Sadly, the reality is that many people cannot afford a lawyer to represent them and legal services organizations still do not have the resources they need to represent everyone who applies for their services. If you are not fortunate enough to be able to get a lawyer to represent you, either free or paid, you should strongly consider at least consulting with one before deciding on a course of action in your case. In addition to legal services organizations, there are also legal referral services operated mostly by state bar associations that usually offer low-cost initial consultations with a lawyer. You can find information about free and paid lawyers on our Finding a Lawyer page.
If I represent myself in court, how will the judge treat me?
You are generally allowed to represent yourself in court if you so choose, except in some very limited circumstances. If you do choose to represent yourself in court some judges may be more lenient with you but others may hold you to the same standards as a lawyer during your court case and might even have unintentional bias against self-represented litigants. In other words, the judge may expect you to know:
- what the purpose of the different court appearances and conferences are in your particular case;
- whether or not discovery is allowed;
- what motions may be filed;
- how to conduct a trial in general and, specifically, how to introduce evidence, question witnesses, and object to unfavorable evidence.
This may sound like a lot to take in, but you can review the other pages in this Preparing for Court – By Yourself section for basics on these areas of trial practice. Most states also have materials for self-represented litigants on their court websites and some might even have self-help centers in the courthouse where you can go to get brief advice or help with filling out court forms.
Some cases are especially complicated and involve important legal rights. In those cases, it is important to have a lawyer. If any of the following are issues in your case, then you should strongly consider hiring a lawyer to help you, if possible:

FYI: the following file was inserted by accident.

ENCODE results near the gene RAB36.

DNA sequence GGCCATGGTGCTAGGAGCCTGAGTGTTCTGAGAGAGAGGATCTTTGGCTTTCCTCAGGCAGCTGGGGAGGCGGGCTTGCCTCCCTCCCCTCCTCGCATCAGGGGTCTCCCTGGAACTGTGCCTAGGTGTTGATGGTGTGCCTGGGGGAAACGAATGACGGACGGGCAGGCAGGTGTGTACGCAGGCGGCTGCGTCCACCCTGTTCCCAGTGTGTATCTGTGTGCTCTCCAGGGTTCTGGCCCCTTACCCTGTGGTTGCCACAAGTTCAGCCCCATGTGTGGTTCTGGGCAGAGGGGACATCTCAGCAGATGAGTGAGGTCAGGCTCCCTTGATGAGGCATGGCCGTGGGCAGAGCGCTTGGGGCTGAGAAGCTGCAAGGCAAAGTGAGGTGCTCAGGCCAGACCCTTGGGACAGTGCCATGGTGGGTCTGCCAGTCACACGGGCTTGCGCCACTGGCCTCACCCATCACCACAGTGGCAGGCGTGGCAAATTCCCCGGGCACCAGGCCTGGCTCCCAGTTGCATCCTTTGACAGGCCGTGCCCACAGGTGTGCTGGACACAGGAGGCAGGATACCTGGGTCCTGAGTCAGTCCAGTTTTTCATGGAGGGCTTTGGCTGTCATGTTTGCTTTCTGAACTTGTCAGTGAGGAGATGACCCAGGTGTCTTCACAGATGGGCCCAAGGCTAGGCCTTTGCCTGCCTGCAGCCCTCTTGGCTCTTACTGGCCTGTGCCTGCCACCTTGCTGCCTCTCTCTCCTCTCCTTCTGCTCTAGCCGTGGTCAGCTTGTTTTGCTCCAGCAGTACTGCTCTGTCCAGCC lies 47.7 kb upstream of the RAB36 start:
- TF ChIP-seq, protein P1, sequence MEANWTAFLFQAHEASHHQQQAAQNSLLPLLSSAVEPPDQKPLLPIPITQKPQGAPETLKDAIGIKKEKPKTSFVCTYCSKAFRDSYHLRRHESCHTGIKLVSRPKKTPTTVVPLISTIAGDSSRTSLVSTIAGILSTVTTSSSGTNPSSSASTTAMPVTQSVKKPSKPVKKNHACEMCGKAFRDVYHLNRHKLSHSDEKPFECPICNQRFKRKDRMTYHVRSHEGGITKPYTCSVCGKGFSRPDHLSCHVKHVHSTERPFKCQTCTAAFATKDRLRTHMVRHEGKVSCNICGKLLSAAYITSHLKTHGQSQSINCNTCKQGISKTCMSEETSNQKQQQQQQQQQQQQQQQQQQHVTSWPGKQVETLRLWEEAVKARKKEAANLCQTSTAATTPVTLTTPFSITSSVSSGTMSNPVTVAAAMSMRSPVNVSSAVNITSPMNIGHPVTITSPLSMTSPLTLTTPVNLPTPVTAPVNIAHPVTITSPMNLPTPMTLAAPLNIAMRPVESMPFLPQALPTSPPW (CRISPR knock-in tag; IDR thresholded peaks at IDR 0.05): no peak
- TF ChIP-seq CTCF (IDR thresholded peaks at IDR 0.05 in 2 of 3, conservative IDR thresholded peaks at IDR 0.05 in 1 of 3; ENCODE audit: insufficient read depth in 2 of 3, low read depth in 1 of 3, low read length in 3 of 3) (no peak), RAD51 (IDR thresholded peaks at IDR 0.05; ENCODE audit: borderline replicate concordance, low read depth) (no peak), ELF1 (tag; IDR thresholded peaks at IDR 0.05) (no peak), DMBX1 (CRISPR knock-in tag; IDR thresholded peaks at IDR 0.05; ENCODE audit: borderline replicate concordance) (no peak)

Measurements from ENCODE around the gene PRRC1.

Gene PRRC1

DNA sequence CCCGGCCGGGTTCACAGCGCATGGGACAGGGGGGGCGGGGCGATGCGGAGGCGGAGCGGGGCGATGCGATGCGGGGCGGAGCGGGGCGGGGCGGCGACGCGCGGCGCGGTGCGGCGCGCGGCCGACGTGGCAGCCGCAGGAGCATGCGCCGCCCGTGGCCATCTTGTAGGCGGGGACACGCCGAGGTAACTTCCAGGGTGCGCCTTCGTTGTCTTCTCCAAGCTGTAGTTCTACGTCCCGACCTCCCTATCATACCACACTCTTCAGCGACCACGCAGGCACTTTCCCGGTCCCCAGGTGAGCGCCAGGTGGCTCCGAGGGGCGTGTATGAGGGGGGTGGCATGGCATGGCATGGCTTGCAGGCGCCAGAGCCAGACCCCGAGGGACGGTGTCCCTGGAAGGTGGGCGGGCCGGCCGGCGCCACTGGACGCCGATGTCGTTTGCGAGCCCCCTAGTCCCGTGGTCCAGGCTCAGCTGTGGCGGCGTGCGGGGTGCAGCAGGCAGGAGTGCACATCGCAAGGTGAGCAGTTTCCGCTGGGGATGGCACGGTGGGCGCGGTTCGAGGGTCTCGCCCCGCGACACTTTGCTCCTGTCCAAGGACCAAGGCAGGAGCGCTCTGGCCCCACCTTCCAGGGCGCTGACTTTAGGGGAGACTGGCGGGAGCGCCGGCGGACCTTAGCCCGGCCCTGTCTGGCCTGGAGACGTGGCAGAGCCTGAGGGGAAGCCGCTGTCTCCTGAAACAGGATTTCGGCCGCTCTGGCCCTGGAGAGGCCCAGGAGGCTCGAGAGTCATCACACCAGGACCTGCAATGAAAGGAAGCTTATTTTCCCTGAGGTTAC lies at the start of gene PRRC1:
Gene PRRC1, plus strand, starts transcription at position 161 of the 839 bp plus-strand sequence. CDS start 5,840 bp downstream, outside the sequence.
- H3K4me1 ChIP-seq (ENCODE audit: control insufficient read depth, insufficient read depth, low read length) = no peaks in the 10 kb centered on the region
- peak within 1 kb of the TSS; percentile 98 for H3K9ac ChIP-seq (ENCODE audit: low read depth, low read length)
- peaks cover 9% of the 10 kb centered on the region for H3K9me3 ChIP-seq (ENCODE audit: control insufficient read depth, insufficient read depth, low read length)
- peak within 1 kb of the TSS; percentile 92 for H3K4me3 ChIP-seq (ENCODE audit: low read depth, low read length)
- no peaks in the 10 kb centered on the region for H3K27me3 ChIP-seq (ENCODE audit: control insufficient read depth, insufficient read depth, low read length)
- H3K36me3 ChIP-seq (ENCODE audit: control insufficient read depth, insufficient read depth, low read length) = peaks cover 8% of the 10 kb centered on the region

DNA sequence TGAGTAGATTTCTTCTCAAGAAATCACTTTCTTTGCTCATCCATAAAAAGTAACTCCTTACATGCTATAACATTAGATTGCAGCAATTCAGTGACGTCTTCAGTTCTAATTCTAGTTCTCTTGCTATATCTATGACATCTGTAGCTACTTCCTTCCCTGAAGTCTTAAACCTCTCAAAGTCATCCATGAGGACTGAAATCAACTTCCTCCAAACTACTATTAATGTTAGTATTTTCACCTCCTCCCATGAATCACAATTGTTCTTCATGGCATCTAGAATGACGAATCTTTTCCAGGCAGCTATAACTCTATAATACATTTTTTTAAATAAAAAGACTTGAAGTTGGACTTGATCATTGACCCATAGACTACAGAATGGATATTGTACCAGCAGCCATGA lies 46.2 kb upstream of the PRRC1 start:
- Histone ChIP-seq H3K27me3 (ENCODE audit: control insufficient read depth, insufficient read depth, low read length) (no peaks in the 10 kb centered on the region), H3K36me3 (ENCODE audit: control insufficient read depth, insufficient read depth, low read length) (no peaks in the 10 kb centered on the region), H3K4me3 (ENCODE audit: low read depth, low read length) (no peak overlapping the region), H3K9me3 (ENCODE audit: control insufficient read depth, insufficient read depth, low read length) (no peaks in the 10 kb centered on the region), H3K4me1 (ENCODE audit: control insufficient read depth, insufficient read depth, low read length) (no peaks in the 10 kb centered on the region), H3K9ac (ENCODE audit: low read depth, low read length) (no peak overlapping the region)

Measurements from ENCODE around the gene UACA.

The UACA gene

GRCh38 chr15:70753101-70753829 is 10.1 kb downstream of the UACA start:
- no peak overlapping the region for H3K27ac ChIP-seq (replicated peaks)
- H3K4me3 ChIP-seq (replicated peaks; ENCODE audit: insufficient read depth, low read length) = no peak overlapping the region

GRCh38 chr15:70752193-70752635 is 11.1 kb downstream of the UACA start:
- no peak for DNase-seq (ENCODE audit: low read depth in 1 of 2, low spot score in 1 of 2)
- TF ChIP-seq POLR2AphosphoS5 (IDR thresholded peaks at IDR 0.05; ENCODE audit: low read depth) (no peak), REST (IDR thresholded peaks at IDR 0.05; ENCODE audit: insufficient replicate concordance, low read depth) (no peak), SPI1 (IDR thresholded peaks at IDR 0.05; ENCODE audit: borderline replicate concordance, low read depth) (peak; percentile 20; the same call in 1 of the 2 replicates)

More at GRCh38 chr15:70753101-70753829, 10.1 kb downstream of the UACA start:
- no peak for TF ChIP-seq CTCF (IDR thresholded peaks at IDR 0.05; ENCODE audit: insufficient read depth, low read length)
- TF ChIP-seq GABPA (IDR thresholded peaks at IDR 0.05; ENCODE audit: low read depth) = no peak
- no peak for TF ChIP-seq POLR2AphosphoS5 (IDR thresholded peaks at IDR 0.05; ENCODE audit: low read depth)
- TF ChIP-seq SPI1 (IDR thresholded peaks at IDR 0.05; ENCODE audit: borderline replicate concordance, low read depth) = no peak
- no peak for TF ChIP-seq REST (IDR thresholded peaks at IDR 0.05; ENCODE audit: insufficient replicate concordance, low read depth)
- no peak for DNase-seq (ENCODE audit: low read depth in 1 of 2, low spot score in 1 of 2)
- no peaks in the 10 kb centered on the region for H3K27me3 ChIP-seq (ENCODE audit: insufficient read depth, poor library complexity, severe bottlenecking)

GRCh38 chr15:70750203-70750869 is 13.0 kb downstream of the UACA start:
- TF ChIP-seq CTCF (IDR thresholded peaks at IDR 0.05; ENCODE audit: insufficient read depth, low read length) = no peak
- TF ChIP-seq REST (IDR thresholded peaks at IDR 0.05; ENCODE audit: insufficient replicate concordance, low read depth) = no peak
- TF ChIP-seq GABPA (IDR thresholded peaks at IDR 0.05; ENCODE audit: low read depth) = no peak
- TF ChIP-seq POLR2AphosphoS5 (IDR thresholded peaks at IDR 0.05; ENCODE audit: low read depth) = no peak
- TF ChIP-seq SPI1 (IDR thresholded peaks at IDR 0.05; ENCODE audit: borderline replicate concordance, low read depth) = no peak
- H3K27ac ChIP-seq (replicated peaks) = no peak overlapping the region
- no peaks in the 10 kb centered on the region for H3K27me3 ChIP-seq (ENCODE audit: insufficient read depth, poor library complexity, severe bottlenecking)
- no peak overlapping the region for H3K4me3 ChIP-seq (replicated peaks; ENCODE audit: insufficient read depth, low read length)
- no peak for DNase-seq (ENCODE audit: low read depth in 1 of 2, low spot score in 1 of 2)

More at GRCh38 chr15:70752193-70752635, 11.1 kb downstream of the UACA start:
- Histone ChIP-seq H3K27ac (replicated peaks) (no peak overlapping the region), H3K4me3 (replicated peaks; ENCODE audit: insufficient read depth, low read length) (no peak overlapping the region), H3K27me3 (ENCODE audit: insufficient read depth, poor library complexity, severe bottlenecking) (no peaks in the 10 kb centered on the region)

- parental kidnapping;
- contested divorce;
- contested custody;
- immigration; or
- the other party has a lawyer.
How can I do legal research?
In addition to reading your state’s rules of evidence, you may want to do additional research to prepare for your case. Here are some ideas on how to proceed:
- Go to a law library, either at the courthouse or at a local law school. Many courthouses have libraries, which will have other cases that have been decided (known as “case law”), statutes, and secondary source materials. A law librarian may be able to help you in your research.
- See if your courthouse has an office for the self-represented (“pro se” litigants). These offices are designed to provide information, instruction, and forms for people who are representing themselves in court.
- Look for online tools that have access to case law or articles on legal topics, such as Google Scholar (WomensLaw.org does not endorse the services of Google Scholar – we provide this information for your knowledge only).